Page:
Expertise: sociocultural anthropology, anthropology of law, gender and sexuality, South Asia

Vibhuti Ramachandran, global and international studies assistant professor, pursues research on the anthropology of law and gender, with a particular focus on South Asia. She specializes in research on sex trafficking, state policies and discourses on women, gender and sexuality in postcolonial contexts, and critical perspectives on human rights, humanitarianism, and non-governmental organizations (NGOs). Her doctoral research, supported by the Wenner Gren Foundation, examined how a U.S.-driven campaign to combat sex trafficking since the year 2000 has shaped foreign-funded NGOs’ efforts to work with the Indian legal system and state agencies to address prostitution. Connections between law, gender, globalization, and NGOs are central to her research, with additional interests in labor, migration, and childhood. She also explores intersections between global legal activism, local NGOs, and postcolonial law in situations involving underage domestic workers which are contentiously described as child labor and labor trafficking.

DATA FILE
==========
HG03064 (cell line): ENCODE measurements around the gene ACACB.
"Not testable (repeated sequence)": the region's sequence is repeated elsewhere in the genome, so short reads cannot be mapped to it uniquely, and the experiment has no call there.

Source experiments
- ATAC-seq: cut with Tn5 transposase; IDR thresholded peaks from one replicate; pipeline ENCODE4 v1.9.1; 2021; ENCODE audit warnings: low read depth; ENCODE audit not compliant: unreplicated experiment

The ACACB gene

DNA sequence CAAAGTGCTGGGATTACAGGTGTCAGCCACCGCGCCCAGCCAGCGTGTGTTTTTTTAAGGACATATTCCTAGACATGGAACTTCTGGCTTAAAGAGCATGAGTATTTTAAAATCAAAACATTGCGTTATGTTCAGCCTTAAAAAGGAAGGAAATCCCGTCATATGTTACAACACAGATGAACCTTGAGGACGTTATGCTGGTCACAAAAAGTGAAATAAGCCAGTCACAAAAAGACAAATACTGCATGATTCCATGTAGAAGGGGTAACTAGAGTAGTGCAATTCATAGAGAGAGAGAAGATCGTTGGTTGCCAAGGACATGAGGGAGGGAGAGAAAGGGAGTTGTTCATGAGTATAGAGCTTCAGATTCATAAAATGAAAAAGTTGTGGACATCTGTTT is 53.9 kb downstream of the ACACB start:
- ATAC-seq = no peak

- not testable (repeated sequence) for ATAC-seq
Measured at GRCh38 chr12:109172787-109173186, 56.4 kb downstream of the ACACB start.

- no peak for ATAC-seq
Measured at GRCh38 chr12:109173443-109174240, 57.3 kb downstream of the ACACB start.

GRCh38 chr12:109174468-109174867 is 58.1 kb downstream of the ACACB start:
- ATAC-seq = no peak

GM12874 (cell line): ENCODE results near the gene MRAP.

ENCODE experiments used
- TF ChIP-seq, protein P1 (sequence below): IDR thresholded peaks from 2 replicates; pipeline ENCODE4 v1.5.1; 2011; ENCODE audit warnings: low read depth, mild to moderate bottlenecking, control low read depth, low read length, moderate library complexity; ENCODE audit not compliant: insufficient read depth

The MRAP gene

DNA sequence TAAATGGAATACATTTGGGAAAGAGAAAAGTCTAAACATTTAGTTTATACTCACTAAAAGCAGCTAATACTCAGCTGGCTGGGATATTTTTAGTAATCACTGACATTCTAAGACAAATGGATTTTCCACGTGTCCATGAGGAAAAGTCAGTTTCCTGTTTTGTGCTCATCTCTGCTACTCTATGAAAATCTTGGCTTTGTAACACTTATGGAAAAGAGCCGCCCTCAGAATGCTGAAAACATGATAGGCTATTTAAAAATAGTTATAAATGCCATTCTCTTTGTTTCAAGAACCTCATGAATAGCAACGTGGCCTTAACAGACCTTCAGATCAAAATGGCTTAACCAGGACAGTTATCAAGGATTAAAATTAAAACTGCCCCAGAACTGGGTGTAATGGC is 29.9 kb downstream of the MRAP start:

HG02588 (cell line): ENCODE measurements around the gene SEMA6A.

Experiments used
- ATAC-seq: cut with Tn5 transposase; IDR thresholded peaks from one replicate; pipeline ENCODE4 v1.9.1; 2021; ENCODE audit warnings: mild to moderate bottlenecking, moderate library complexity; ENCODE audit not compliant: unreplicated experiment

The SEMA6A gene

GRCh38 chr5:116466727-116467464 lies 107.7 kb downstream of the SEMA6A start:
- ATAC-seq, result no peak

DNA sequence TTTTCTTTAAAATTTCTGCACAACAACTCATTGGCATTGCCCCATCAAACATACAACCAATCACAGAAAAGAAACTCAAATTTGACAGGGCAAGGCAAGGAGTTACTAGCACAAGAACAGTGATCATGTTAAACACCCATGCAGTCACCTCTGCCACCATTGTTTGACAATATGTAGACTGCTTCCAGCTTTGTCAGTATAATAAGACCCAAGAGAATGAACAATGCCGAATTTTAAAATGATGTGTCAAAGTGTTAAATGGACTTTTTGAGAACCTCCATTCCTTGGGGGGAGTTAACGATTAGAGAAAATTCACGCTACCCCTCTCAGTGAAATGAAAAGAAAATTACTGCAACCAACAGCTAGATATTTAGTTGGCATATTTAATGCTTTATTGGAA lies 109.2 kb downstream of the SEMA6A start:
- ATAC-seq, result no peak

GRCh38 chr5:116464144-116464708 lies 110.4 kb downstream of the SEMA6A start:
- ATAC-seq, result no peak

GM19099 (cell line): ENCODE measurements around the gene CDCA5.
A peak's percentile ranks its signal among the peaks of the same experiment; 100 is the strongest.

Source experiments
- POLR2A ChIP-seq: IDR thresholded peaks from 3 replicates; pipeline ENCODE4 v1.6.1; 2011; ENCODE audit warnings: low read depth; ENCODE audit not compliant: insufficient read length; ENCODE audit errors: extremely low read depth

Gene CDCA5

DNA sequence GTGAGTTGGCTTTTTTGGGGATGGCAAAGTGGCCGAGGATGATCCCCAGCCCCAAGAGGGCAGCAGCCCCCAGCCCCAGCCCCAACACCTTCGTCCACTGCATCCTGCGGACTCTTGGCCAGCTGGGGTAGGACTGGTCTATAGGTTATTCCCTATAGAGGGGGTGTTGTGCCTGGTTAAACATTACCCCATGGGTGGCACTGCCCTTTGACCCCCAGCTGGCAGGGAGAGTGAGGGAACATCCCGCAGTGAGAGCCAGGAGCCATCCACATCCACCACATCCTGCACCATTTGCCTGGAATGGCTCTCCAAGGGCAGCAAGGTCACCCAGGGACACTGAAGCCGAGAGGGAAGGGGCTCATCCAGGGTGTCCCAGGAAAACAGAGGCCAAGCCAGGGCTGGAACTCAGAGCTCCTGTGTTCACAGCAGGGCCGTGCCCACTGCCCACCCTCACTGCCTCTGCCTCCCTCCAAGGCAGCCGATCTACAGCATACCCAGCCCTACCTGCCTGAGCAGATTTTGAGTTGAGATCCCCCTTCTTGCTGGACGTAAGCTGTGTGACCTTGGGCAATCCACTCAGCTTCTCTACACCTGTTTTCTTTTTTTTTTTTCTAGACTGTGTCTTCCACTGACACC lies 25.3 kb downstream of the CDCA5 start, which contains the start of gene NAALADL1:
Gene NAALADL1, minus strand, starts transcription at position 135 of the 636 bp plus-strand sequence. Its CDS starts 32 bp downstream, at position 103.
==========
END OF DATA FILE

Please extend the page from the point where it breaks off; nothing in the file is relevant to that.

She was featured on Anthropology TV for her research on sex workers and the legal system in India and has frequently contributed to the blog Open Democracy as well as other online publications. Her faculty profile is available here: 

Ramachandran comes to UCI from New York University where she received her Ph.D. in sociocultural anthropology. She has an M.A. in social sciences from the University of Chicago, an M.A. in sociology from the Delhi School of Economics, University of Delhi, India, and a B.A. in journalism from the Lady Shri Ram College, also at the University of Delhi, India.


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